As its investigation into the former president continues, the Manhattan district attorney’s office is eyeing the loan the Trump Organization received from a hedge fund and private equity company for its eponymous Chicago skyscraper.
Documents subpoenaed late last year from Fortress Investment Management, first reported by CNN Monday night, are related to the $130 million loan the company made to the Trump Organization for the construction of a luxury hotel and condo tower in downtown Chicago.
The documents could be a critical piece in puzzling together ways that Trump persuaded lenders to cut him a break after defaulting on loans, which he may not have recorded as income as required by the Internal Revenue Service.
The New York Times previously reported that before Trump defaulted on the loan from Fortress, the company had expected to receive more than $300 million from the Trump Organization that included the $130 million in principal and roughly $185 million in anticipated interest and fees.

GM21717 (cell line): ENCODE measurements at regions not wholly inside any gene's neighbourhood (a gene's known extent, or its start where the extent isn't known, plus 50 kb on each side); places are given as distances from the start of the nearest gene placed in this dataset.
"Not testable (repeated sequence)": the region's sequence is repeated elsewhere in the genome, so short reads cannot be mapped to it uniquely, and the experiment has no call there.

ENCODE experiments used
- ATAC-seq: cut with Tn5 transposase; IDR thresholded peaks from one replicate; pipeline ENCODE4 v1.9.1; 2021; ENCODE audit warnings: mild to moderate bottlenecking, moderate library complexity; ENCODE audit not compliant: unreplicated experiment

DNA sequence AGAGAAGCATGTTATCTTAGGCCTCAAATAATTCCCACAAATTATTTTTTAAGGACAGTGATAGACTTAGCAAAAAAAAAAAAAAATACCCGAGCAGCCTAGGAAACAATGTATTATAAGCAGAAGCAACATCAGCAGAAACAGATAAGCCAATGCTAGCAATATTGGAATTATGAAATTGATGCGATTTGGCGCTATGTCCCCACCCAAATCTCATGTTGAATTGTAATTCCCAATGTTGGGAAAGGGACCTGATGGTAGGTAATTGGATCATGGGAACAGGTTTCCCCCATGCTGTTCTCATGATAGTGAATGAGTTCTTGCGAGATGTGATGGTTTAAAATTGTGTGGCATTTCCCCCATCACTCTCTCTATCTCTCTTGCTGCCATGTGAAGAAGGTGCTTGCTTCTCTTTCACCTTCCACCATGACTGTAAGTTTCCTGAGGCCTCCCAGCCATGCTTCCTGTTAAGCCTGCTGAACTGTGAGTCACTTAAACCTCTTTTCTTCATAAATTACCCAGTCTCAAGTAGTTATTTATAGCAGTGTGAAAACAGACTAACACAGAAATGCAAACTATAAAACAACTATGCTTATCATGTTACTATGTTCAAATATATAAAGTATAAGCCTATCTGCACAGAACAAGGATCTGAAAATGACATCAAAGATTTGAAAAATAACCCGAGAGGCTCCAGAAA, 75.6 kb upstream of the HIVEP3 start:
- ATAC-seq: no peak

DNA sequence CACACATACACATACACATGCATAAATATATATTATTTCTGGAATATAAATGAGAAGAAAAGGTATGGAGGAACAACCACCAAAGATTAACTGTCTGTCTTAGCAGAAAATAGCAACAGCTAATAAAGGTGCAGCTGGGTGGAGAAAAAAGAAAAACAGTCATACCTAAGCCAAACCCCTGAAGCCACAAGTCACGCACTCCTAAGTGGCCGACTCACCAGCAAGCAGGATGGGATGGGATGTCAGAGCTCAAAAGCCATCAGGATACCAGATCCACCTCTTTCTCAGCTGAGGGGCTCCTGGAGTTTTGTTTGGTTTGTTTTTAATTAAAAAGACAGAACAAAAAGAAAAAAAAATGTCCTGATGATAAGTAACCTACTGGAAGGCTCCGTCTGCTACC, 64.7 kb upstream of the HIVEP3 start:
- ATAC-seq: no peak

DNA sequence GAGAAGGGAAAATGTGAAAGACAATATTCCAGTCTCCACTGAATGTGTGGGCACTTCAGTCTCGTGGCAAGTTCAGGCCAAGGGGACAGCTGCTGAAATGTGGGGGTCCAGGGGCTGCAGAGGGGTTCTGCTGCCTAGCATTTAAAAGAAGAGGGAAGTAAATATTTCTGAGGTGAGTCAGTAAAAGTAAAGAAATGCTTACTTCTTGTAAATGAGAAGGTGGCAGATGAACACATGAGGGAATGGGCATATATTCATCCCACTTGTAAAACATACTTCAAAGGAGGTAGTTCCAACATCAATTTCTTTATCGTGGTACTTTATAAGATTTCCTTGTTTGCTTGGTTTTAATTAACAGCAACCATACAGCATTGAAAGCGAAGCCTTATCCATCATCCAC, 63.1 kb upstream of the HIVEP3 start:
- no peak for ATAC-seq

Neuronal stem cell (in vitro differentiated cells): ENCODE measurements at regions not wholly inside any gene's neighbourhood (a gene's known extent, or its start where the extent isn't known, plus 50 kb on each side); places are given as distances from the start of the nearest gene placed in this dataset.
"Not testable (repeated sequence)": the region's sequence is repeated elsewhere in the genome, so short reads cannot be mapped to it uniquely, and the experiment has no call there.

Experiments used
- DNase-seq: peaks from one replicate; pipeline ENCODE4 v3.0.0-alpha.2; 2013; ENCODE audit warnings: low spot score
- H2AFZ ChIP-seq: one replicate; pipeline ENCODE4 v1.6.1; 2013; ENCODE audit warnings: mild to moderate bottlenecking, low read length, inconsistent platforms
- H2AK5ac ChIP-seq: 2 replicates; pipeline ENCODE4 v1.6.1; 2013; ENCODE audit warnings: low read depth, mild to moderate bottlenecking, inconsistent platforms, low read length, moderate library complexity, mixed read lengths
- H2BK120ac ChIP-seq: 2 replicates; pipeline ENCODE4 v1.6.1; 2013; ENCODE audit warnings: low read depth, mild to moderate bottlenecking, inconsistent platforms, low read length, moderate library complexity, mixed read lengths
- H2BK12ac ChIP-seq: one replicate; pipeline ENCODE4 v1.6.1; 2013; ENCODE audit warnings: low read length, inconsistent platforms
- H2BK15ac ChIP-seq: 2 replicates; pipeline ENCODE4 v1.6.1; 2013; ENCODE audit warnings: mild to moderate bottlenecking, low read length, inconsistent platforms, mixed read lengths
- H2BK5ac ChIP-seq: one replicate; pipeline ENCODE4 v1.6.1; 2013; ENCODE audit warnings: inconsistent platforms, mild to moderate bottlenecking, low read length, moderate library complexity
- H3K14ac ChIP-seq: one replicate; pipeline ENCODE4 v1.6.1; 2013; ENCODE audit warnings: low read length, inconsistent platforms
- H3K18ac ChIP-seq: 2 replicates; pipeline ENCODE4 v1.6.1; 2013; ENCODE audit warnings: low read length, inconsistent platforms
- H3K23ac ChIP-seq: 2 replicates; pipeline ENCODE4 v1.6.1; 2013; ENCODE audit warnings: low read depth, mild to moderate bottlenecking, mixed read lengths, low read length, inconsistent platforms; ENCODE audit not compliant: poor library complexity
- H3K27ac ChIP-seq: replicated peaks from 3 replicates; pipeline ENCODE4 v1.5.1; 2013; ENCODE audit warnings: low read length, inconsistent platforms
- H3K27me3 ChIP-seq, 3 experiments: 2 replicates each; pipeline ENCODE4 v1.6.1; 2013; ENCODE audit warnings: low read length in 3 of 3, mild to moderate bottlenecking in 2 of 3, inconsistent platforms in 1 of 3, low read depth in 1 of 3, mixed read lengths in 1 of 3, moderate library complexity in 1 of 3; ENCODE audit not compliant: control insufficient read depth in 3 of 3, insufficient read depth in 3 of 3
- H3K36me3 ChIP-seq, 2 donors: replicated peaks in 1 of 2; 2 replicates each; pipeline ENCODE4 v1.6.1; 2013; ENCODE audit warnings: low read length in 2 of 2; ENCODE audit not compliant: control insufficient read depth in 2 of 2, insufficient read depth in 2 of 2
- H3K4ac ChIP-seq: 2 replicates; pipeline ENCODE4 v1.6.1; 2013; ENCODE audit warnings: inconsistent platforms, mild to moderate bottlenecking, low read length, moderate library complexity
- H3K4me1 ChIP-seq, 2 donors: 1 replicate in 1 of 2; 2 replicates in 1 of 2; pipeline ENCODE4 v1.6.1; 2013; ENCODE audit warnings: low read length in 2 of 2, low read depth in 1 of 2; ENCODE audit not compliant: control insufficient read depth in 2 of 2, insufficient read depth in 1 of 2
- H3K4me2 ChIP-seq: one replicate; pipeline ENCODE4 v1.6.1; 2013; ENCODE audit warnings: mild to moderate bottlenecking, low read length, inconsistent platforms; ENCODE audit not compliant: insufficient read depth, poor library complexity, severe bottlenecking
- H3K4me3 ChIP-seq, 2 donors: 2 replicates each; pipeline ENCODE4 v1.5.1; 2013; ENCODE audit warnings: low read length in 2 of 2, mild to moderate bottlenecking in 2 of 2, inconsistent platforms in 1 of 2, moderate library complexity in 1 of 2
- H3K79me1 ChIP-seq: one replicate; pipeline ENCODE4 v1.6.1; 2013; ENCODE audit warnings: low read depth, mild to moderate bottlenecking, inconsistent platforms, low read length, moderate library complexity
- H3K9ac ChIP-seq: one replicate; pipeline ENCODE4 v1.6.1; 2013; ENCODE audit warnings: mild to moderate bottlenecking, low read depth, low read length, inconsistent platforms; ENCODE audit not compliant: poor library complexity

According to the Times, Fortress settled for $48 million, which Trump wired to the firm in March 2012.
The IRS requires taxpayers to treat forgiven debts as income when calculating what they owe in federal taxes, a concern taken up by New York Attorney General Letitia James, who disclosed in a court filing back in the fall that it was investigating whether Trump and the Trump Organization recorded the forgiven amount as income and had paid required the taxes.
Fortress has not been accused of any wrongdoing.
Partners to Fortress have included former Treasury Secretary Steve Mnuchin’s Dune Capital, and Cerberus Capital Management, whose co-chief executive, Stephen Feinberg, later became a major Trump fundraiser and later led a White House advisory panel.
The forgiven debts showed up in Trump’s tax returns, the Times reported. One of Trump’s companies, 401 Mezz Venture, reported about $181 million in canceled debts in 2010. Two years later, DJT Holdings, a company that the Chicago project fell under, reported that another $105 million of debt had been forgiven. Most of that appears to reflect the unpaid Fortress sum, the Times said.
The tax records reviewed by the Times show that while Trump accounted for $287 million of income from his canceled debts, he managed to avoid paying income taxes on nearly all of it.